New Technology Offers Moms More Mobility During Labor


Expecting mothers may get more mobility in the labor room thanks to new technology from GE Healthcare.

For years women have been required to lie down or stay close to their bed posts during labor in order to monitor both babys and their heart rates. For alternative birthing procedures, like in water, patients either stop monitoring while entering the pool or skipped it altogether.

But new wireless technology from GE Healthcare is aiming to change all that, giving women the freedom to walk around or give birth in alternative ways while both heart rates are still continuously monitored.

Moms want freedom and options in labor, says Carrie Eglinton Manner, maternal infant care general manager for GE Healthcare, based in Waukesha, Wisc. Walking around and laboring in water reduces the duration of labor and reduces the need for drugs during labor.

With GE Healthcares Mini Telemetry, which works with the companys existing Corometrics 1 monitors already found in hospitals across country, moms will be able to wander away from their bed for up to 500 meters, according to Eglinton Manner.

Moms will also be able to labor in water since the wireless transducers that send signals back to the heart rate monitor are waterproof. According to Eglinton Manner, the transducers that are strapped to the mom can stay on during the entire birthing process, eliminating the sometimes tedious process of placing the transducers in the right position on the belly. The system can also be used when transporting mothers to other departments in a hospital with a line of sight to antenna range of 1,640 feet.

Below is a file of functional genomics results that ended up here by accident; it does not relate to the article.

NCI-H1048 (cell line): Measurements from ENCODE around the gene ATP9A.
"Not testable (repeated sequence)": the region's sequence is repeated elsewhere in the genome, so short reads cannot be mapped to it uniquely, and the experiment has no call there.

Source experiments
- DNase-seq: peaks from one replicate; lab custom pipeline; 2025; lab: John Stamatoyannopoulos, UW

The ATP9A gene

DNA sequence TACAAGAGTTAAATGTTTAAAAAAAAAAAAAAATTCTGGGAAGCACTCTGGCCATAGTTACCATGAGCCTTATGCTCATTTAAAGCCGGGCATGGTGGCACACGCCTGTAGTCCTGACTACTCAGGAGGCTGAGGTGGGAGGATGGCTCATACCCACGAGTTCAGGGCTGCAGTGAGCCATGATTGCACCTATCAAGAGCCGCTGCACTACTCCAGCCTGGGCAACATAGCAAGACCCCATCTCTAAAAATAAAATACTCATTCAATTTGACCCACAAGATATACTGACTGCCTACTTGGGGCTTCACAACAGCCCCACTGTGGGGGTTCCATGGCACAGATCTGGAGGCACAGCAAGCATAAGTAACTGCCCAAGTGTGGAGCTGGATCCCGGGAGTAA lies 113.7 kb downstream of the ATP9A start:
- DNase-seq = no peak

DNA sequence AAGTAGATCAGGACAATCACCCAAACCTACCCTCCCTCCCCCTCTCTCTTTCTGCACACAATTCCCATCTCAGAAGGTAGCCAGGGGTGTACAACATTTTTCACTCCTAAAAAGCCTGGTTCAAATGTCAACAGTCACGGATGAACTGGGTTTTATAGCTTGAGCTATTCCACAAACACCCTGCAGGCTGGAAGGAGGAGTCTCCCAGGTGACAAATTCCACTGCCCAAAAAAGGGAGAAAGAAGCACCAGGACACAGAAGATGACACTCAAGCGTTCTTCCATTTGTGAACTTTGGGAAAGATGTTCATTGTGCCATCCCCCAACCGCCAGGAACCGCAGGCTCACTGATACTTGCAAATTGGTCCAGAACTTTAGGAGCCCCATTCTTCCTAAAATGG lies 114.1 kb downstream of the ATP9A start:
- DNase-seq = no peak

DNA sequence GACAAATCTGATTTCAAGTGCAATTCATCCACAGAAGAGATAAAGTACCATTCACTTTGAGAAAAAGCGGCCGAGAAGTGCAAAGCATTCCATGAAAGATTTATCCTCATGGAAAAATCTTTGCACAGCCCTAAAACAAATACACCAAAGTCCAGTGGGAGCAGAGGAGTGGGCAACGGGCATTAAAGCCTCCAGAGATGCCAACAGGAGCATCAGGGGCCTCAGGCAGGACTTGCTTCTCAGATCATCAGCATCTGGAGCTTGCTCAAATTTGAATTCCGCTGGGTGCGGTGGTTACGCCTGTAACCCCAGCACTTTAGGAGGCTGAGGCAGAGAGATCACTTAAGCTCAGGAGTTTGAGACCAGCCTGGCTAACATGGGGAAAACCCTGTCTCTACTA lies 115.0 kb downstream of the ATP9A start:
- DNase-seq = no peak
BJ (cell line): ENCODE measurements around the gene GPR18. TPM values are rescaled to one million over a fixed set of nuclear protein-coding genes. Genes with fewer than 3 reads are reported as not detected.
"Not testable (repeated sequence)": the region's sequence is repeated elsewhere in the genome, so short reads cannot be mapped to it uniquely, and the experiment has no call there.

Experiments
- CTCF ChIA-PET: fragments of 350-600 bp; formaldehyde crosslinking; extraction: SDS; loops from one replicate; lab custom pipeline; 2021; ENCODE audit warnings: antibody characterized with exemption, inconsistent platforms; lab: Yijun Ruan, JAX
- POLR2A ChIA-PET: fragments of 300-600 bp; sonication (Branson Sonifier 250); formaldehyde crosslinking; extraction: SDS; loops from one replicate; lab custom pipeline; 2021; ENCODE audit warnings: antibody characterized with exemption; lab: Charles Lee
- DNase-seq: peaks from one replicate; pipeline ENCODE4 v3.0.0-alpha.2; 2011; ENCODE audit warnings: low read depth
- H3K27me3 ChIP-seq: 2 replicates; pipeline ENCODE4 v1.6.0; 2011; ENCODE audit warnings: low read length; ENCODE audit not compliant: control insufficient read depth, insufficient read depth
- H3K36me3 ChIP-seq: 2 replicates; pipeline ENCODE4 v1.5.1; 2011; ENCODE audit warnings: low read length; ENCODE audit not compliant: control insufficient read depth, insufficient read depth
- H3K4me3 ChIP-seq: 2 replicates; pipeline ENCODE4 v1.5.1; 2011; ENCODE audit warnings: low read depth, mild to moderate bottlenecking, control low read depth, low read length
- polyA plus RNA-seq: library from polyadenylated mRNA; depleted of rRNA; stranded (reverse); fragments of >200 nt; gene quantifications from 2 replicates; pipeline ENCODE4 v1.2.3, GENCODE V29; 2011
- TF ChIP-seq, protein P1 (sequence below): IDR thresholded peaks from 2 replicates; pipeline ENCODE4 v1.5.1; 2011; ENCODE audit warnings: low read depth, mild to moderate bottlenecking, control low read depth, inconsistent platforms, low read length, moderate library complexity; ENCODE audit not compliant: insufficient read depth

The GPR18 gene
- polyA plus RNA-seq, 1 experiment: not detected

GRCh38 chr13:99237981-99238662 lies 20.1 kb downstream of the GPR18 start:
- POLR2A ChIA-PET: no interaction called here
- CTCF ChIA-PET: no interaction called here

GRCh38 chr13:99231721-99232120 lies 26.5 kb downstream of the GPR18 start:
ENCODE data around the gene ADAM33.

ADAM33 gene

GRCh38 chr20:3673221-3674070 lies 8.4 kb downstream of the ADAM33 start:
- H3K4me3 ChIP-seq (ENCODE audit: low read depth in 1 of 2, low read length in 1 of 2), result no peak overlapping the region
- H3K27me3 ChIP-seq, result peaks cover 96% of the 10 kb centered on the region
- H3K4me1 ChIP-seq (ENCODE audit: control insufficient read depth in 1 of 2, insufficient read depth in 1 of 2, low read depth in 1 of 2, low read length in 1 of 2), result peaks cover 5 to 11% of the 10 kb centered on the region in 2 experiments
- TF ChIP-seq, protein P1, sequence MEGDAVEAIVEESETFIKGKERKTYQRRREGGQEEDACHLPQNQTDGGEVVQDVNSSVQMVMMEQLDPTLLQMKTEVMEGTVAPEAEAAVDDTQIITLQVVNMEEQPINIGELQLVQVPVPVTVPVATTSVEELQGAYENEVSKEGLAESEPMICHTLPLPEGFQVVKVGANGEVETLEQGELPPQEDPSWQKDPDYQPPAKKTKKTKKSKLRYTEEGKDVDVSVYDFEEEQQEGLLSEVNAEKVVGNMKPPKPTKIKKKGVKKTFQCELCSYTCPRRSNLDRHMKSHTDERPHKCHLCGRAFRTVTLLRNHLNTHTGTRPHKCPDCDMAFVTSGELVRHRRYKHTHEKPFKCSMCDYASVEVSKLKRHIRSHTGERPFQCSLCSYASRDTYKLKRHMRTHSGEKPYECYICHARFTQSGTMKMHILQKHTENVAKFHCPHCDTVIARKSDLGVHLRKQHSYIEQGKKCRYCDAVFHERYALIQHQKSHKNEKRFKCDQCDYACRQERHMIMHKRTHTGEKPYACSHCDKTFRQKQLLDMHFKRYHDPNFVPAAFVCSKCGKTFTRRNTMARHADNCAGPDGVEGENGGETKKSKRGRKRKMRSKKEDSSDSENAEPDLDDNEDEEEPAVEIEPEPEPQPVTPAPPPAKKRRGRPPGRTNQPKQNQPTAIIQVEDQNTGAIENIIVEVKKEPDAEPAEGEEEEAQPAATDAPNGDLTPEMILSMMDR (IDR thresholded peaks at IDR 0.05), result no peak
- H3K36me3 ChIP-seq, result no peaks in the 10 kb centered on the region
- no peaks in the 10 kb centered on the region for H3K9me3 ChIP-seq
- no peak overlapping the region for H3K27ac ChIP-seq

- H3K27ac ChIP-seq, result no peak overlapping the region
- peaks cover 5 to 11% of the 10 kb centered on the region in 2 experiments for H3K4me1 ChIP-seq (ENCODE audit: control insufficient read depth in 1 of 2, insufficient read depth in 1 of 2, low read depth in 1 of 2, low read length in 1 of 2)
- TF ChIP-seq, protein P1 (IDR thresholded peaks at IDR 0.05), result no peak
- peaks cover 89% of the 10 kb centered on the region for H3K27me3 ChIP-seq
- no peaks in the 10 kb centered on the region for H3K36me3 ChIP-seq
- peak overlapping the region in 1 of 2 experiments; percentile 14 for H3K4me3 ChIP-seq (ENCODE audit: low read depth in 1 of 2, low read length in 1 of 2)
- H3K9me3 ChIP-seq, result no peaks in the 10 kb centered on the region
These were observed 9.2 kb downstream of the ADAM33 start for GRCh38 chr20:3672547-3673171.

The Mini Telemetry has already received FDA clearance and GE Healthcare has received its first order from an unnamed hospital.

All of the clinical studies say the ability to move during labor has the potential to shorten the length of the first stage of labor up to an hour, says Eglinton Manner. Whats more, she says the added mobility will make moms more comfortable during labor and can reduce the need for drugs. Eglinton Manner adds that as more moms are asking for better birthing options, hospitals are looking for ways to meet the demands.

Charlene Green, RNC and a sales specialist at GE, says there has recently been a shift away from moms laboring on their backs. More movement quickens the labor process, says Green. Its simple gravity. The baby is heading in one direction and its a lot easy to head in that direction standing up.

While alternative birthing has been around for years, Eglinton Manner says the wireless technology from the likes of GE is just coming onto the scene thanks to innovations that provide good quality signal at a far distance. Since the monitors are looking for very subtle changes in the heart rate and uterine activity, the challenge was getting a quality signal that could compete with all the other wireless technology in a hospital.

According to Eglinton Manner, the trend in birthing technology is moving toward smaller and simpler units that are less noticeable for patients. Were always interested in how to better accommodate patients and caregivers.